Sydney's COVID-19 cases rose to a new daily record on Wednesday, putting parts of the health system under "severe pressure," officials said, as they urged an increase in vaccinations to help curb the rate of hospitalizations.
Despite two months of lockdowns, New South Wales (NSW) state reported 919 new cases amid a growing Delta variant outbreak, taking Australia's daily case numbers to a new pandemic high just below 1,000. A total of 113 people in the state are in intensive care, with 98 of those unvaccinated.
"This highlights ... the fact that vaccination is the key. We need to increase those vaccine coverage levels," state Chief Health Officer Kerry Chant told a briefing.
Australia, grappling to control a third wave of coronavirus, has locked down more than half of its 25 million population, including its largest cities, Sydney and Melbourne, and is accelerating an initially sluggish vaccine rollout. Around 31 percent of people above 16 have been fully vaccinated.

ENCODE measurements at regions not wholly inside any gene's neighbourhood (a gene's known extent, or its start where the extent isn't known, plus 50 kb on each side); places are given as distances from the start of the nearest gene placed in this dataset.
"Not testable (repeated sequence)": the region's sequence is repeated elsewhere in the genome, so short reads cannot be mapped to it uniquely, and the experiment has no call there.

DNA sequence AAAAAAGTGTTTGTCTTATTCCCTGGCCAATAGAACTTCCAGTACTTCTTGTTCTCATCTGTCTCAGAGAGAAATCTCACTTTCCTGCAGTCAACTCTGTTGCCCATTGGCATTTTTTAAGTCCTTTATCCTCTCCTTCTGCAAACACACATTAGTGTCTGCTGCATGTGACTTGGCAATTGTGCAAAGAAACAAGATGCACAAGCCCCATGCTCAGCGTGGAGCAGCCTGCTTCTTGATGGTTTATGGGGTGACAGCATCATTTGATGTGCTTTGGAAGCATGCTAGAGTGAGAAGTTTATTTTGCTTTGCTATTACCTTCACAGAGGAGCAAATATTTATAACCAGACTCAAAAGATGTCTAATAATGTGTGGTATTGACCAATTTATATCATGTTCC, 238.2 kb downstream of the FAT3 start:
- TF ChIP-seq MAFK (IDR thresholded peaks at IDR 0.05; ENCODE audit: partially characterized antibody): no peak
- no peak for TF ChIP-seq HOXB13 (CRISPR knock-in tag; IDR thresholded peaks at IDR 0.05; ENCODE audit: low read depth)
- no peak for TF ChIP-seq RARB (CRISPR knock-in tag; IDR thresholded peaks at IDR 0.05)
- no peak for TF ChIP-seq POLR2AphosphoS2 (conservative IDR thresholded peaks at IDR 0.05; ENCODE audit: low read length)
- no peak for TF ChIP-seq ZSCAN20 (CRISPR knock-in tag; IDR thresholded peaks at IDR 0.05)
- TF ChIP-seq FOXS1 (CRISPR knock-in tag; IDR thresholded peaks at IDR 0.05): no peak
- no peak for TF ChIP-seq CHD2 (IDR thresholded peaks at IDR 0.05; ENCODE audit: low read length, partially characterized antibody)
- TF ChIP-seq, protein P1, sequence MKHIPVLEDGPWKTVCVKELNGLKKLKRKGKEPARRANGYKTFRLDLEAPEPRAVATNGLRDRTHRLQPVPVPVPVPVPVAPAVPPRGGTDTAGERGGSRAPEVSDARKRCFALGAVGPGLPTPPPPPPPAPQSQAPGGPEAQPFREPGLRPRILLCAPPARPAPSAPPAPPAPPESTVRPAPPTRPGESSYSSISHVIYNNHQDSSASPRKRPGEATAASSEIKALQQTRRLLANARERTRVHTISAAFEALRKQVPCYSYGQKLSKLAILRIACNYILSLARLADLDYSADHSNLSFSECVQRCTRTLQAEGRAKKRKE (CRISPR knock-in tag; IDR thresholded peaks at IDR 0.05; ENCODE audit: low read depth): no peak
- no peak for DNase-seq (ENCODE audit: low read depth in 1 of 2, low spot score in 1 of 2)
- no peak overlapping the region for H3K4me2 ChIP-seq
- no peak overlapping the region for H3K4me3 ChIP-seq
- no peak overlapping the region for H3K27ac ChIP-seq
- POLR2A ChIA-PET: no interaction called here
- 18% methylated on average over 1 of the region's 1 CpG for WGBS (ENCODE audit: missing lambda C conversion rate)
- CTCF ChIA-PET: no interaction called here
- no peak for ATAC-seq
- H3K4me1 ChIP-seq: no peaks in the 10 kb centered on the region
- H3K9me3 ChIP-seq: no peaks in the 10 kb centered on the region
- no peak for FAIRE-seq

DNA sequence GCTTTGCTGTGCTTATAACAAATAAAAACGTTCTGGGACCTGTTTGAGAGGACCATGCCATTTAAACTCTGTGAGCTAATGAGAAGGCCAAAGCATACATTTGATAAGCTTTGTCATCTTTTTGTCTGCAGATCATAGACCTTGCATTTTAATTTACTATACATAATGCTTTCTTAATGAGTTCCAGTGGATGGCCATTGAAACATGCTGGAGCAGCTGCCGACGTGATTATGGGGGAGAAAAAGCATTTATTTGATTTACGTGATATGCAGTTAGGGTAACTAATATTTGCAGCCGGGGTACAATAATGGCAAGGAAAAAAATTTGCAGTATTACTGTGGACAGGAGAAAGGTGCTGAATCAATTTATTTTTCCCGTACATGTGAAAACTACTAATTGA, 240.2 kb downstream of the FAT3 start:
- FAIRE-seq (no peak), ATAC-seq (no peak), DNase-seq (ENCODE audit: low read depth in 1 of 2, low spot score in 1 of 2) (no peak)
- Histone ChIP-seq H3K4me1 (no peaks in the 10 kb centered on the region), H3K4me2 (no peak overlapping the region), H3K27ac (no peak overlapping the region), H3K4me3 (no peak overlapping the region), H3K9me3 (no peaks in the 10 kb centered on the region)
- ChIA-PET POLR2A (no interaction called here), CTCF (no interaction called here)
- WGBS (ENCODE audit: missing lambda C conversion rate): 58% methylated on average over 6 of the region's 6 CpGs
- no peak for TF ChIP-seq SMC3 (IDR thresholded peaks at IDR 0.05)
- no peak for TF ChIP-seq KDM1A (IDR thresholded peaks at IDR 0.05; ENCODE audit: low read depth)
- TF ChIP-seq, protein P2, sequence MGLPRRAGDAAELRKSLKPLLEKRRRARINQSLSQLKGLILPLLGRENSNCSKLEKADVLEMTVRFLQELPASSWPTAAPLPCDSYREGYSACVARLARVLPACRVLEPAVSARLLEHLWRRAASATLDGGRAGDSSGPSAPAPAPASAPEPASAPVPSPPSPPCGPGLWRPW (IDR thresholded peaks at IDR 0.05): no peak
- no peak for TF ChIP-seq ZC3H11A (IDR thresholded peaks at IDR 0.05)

"We have made the point that the most important figure moving forward is the rate of vaccination and that remains the case," NSW Premier Gladys Berejiklian told reporters in Sydney.
"There is no doubt that parts of the hospital network are under severe pressure when most of the cases, 80 percent of cases are coming out of the same region," she added, pointing to the high case numbers in Sydney's southwestern suburbs.
The spike in cases comes as Australia's federal government pressed states to stick to a four-stage national reopening plan agreed in July, as some have suggested delays given the persistently high new daily case numbers in Sydney.
Treasurer Josh Frydenberg warned state leaders on Wednesday that current emergency economic supports may be withdrawn when the country hits a 70-80 percent COVID-19 vaccination rate.